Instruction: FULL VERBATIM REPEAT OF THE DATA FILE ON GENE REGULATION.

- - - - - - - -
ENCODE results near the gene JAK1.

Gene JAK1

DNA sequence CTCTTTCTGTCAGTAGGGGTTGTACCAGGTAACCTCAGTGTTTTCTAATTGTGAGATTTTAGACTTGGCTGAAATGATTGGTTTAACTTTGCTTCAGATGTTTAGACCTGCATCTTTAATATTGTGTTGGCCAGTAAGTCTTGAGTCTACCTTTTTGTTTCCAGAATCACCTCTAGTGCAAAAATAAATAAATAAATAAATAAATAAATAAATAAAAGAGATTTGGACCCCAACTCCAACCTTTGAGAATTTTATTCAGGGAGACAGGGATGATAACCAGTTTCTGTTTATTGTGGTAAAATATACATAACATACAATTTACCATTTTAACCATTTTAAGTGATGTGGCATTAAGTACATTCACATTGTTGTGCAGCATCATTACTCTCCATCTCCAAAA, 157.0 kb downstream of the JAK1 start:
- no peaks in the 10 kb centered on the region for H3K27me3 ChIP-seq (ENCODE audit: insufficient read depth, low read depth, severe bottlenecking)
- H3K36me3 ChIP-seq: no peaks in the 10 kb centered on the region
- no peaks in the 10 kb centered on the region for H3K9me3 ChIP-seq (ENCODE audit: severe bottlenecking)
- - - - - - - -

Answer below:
ENCODE results near the gene JAK1.

Gene JAK1

DNA sequence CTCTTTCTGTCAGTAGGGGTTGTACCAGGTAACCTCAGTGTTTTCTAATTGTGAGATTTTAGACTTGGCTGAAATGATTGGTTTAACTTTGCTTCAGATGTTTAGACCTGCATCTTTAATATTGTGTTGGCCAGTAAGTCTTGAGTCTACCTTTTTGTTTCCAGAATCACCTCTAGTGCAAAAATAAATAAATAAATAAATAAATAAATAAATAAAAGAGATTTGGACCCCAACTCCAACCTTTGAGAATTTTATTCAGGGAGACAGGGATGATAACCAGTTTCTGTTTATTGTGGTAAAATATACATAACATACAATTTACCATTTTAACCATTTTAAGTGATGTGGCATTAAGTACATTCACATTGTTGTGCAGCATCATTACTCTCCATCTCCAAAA, 157.0 kb downstream of the JAK1 start:
- no peaks in the 10 kb centered on the region for H3K27me3 ChIP-seq (ENCODE audit: insufficient read depth, low read depth, severe bottlenecking)
- H3K36me3 ChIP-seq: no peaks in the 10 kb centered on the region
- no peaks in the 10 kb centered on the region for H3K9me3 ChIP-seq (ENCODE audit: severe bottlenecking)